The Rules of Speed Cleaning: Rule #8

Welcome back! If you are just joining us in our Speed Cleaning series, we're glad you're here and you're not too late!

Be sure to read over the previous rules before you move on to Rule #8.

Ready? Here we go!

Speed Cleaning Rule #8: Keep your tools in impeccable shape.


Dull razors scratch “ they don’t clean. Clogged spray bottles puff up and make funny noises “ they don’t spray. After you're equipped with the proper products, guard against the entire Speed Cleaning process being slowly sabotaged because of tools wearing out or supplies running low. We're offering you time to spend not cleaning. Get and keep the right supplies and tools. The strict rules you have learned about cleaning also apply to storing your cleaning supplies. Your tools are too important for you to have them scattered around the house where they could be lost, damaged, or not available when they are needed.

Speaking of tools, there are certain products that we use and won't compromise on: our feather duster, cleaning cloth and mop.

  • Feather Duster: The only feather duster that works is made with real feathers “ ostrich down to be exact. Down feathers are full, soft, and almost spiderweblike at the ends. The feather duster we use is 18 inches long (including the handle). They're expensive and they're worth it. When you cut your cleaning time in half, you ™ll appreciate how valuable they are.
  • Cleaning Cloths: Cleaning cloths are a vital part of your cleaning routine and the best are pure cotton “ white only. Used table napkins are perfect. You may be able to find them at a local linen service. Don't substitute! Retire those old t-shirts, underwear, socks or hosiery, sheets and most especially newspapers. Trying to use them to clean will make work and waste time. Keep a supply large enough that you will not run out once you ™ve started to clean. When they are too worn for general use, use them on the oven or other heavy-duty jobs and discard them. Notice that we call them cleaning cloths  so as not to suggest they're in tatters. We use retired cotton napkins that show some signs of wear, but they stop far short of being rags. We wash them in hot water with a liquid detergent and chlorine bleach to sanitize then.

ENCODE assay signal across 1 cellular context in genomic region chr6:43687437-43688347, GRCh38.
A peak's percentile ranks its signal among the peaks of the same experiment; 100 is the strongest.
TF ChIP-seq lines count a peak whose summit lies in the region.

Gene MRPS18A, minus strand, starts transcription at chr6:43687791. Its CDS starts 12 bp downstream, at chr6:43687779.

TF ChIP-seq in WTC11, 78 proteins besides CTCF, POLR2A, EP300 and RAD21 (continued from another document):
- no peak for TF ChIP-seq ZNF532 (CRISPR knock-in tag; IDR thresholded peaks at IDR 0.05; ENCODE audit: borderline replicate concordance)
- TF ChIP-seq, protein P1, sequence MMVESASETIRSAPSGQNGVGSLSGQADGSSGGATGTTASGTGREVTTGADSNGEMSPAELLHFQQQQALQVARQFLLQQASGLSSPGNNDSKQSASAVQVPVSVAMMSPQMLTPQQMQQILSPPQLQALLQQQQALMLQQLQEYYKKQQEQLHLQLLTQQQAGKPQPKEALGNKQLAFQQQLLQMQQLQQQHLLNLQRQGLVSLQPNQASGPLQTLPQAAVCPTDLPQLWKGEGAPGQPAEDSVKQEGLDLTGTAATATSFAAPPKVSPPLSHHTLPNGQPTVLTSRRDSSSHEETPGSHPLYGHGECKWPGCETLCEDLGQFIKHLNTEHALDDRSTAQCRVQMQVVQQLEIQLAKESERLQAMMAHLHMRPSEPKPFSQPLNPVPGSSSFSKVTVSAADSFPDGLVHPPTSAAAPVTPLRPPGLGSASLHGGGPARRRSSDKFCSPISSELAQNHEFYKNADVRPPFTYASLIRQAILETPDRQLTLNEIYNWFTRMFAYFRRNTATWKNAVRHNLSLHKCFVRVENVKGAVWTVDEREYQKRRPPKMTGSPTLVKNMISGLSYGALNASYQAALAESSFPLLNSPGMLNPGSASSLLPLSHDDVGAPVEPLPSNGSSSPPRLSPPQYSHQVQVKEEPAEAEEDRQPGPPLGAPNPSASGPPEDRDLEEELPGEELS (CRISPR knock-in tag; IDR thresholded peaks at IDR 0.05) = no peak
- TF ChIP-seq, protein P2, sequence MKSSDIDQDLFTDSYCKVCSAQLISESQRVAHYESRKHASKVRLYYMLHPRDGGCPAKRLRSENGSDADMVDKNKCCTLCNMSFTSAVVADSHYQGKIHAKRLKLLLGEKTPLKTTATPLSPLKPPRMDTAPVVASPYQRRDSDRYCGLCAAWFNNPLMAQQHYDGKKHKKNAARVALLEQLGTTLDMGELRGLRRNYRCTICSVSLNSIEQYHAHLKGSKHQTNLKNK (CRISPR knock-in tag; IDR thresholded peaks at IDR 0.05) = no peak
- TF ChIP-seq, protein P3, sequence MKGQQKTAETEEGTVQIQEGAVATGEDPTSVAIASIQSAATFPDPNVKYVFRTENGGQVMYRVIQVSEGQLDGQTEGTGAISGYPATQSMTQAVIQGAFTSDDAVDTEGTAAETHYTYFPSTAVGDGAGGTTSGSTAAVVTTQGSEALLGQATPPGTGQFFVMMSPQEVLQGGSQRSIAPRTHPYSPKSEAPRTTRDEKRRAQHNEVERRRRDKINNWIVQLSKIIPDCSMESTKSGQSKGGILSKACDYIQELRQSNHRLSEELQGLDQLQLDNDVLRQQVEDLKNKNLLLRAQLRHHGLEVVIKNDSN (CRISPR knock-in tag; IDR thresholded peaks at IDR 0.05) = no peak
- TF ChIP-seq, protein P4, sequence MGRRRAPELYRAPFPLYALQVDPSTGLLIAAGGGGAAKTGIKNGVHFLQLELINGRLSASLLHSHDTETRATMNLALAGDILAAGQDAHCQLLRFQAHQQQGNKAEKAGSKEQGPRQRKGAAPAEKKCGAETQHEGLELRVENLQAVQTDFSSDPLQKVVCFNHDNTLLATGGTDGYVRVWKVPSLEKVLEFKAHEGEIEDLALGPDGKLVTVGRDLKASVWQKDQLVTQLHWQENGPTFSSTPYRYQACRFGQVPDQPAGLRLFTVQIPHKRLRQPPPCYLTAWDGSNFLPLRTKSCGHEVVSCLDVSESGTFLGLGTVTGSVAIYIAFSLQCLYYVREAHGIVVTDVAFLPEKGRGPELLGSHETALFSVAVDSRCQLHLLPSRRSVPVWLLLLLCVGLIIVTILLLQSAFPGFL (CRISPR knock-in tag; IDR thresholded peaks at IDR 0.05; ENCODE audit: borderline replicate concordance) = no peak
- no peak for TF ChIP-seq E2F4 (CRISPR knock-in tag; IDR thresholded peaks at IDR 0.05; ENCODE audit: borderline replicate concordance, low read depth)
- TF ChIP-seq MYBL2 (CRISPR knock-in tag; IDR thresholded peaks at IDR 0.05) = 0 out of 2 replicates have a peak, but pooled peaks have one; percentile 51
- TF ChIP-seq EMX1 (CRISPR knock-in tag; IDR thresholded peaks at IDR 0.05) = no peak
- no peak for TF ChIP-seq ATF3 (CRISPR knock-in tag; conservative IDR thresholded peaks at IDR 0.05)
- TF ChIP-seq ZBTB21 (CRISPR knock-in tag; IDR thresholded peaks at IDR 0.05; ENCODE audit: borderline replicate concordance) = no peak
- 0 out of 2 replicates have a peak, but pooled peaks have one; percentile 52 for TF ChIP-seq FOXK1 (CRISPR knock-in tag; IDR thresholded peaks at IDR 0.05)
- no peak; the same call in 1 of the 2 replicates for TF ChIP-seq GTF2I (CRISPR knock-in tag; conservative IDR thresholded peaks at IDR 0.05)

• Mop: After years of searching and finally finding a great sponge mop, we ™ve abandoned it in favor of something unique and much, much faster. A Sh-Mop.  A major new design in cleaning is rare, but the Sh-Mop folks have done it. The Sh-Mop uses a flat rubber surface (a full 8 by 15 inches) covered with a removable, reusable, and washable terry cloth cover. That's 120 square inches of scrubbing power on the floor versus about 25 square inches for a sponge mop, so the Sh-Mop is three to four times faster than even an excellent sponge mop. It also gets the floor cleaner, reaches into corners better, and cleans under the edges of appliances. It can also clean your walls and ceilings in nothing flat, but that's another story. And since the covers are tossed into the wash after use, it's like having a new, sparkling clean mop each time you clean. It comes with a supply of three terry cloth covers.

Question of the week: What’s one of your favorite items that you won’t compromise on (related/unrelated to cleaning)?

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